With the American deaths virtually unchanged, the decline reflects a drop off in deaths of troops from other contributing nations. In the first half of the year, 74 of these troops — from countries like Britain, France and Australia — died compared with 121 in the first six months of last year.

In the most recent deaths, NATO said two coalition service members were killed in roadside bombings — one Saturday in the west who was identified as an Italian, and another Friday in the south whose nationality was not available.

By contrast, a recent U.N. report found that May was the deadliest month for civilians since it began keeping track in 2007, and it said insurgents were to blame for 82 percent of the 368 deaths recorded.

The U.N. does not usually release monthly civilian casualty figures but said it was compelled to do so in May because of the high number.

The Taliban have denied targeting civilians and insist coalition claims that insurgents have suffered heavy losses at the hands of foreign troops are false.

Monthly death tolls of foreign forces have varied so far this year, but they fell dramatically in June.

Overall, 65 international troops, including Americans, died last month. That’s down 37 percent from the 103 who died in June 2010 — the deadliest month on record for foreign forces. More than 25 died last month in Helmand province in the south where fierce fighting continues in some hot spots, the AP tally showed.

"In the areas that we believe were pretty secure, there has been very little violence," U.S. Marine Corps Maj. Gen. John Toolan Jr., the commander in Helmand province, said at a recent Pentagon briefing. He said he’s still concerned about northern districts like Gereshk and Sangin.

He said his forces are working with their Afghan partners to try to keep hold of security gains made in recent months.

"I’m pretty sure, pretty confident we’ll be able to do that, but it won’t be without a fight," Toolan said. "But it will not be as big a fight, in my estimation, as it has been in the past."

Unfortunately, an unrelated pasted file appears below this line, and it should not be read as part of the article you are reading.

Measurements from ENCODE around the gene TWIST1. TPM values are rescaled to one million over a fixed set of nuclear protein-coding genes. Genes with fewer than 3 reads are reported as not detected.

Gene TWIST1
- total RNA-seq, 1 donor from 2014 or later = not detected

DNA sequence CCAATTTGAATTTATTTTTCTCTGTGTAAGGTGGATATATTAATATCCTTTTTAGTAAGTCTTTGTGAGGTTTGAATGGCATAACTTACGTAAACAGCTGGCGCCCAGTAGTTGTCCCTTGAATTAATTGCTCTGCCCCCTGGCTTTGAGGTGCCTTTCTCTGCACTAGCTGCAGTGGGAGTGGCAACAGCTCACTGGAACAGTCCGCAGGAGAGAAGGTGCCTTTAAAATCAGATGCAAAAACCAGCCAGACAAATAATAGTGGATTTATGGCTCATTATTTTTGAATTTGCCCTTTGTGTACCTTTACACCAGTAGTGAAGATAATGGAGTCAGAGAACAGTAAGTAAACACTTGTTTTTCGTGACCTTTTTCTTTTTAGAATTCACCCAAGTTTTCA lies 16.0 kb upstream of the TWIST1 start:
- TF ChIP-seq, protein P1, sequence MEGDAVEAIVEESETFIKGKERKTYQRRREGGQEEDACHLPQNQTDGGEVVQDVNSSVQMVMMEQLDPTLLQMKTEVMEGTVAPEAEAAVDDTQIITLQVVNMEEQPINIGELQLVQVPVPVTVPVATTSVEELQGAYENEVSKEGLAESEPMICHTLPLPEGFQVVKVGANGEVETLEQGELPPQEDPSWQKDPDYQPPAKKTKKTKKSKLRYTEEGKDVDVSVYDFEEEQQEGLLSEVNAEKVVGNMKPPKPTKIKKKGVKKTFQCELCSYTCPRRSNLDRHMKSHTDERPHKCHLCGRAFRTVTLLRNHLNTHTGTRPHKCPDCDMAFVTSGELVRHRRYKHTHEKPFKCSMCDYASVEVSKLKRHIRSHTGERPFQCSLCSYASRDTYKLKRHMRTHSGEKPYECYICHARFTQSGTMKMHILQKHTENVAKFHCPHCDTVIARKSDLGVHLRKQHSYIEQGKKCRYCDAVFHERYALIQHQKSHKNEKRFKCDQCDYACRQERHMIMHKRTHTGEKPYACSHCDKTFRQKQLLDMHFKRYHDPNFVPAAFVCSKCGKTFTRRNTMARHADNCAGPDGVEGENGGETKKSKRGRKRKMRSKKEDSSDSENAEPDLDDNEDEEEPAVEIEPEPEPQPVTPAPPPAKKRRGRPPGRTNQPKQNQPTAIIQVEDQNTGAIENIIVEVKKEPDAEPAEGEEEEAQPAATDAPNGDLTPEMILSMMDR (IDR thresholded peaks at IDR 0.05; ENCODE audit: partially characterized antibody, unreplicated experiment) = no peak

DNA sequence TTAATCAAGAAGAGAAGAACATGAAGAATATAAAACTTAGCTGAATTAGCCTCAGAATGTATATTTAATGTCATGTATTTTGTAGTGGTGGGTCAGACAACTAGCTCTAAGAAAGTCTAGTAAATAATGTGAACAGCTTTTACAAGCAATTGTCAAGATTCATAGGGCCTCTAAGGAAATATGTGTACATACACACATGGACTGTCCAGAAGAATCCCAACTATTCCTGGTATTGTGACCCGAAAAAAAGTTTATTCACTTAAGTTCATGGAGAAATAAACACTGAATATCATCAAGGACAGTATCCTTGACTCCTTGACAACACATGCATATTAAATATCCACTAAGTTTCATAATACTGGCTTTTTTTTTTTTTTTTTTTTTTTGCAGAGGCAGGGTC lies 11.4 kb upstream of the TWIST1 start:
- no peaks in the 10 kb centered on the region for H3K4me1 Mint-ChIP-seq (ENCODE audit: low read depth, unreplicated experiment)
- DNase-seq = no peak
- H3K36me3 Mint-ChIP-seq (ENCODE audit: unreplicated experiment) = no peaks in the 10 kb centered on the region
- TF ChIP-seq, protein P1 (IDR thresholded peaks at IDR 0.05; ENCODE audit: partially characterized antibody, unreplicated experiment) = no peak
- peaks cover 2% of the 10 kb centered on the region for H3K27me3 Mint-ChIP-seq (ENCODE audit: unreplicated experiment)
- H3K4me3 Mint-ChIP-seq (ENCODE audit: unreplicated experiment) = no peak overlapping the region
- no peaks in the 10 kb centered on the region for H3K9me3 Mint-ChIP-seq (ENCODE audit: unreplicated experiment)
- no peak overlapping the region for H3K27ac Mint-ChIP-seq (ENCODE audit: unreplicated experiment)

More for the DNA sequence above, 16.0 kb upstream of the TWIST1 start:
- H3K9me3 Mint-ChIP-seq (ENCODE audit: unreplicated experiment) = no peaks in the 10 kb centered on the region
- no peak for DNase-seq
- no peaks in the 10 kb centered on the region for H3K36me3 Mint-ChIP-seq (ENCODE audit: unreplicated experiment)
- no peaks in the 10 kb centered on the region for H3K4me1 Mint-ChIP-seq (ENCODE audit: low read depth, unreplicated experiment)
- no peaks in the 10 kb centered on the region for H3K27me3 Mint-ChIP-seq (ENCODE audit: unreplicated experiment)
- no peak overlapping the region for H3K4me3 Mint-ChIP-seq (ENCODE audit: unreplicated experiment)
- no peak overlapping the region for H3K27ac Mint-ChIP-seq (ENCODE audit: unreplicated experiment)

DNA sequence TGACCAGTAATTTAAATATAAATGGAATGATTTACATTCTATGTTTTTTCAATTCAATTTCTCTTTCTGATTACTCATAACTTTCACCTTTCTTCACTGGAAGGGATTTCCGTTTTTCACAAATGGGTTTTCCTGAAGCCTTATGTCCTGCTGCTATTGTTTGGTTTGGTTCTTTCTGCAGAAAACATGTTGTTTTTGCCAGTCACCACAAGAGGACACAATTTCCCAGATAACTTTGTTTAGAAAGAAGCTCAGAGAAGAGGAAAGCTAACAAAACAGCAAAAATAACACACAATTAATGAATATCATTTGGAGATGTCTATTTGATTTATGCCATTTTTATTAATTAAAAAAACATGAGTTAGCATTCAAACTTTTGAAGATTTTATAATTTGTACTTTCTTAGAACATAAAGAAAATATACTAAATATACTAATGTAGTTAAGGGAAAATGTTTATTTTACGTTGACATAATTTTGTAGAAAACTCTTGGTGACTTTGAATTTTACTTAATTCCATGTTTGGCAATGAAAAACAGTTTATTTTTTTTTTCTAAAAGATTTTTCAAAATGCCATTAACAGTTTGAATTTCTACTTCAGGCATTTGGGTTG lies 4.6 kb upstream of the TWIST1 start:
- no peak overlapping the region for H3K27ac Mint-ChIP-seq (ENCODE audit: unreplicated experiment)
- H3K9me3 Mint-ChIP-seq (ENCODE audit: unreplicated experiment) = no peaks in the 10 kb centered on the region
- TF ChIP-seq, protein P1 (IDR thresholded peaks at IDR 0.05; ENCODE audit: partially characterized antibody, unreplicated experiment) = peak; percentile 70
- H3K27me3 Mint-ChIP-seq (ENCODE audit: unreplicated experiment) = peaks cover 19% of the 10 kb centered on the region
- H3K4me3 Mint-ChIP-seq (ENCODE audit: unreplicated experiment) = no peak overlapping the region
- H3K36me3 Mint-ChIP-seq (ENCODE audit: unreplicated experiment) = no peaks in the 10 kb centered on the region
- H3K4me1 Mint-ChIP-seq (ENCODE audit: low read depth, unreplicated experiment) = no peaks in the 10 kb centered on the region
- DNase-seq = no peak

Underscoring the dangers, a roadside bomb ripped through a van carrying a family Saturday in southern Afghanistan, killing all 13 on board — the deadliest incident in a string of attacks since Friday that killed 18 civilians, according to Afghan officials.

President Hamid Karzai condemned the attacks, saying in a statement that "bombings that kill innocent civilians are the work of people who don’t want the nation to have a life without sadness."
…..item 2)……Utah NEWS…TheSalt Lake Tribune…Parents of fallen Logan Marine were torn by his choice to enlist

The Salt Lake Tribune

First published Jul 13 2011 05:14PM
Updated Jul 14, 2011 10:32AM…

Logan • The father of the 22-year-old Logan Marine killed in Afghanistan on Sunday has just one question during these dark days.

"How many soldiers have to be shot in the back before they stop the war?" asked a somber Norberto Mendez on Wednesday as he and his wife, Maria Mendez Hernandez, tried to come to grips with their eldest son’s death. They spoke through an interpreter.

"I don’t want any other mother to suffer," said the Marine’s mom.

Lance Cpl. Norberto Mendez Hernandez, an infantryman in a battalion fighting to keep the Taliban out of the Sangin region of Helmand province, was shot in the back of his head while on foot patrol, the Department of Defense told the family.

He leaves behind his wife, Lorena, 2-year-old son Anthony and 8-month-old daughter Audrey at Camp Pendleton, Calif., as well as his parents and four younger siblings, Thomas, Itzel, Abraham and Aileen, in Logan.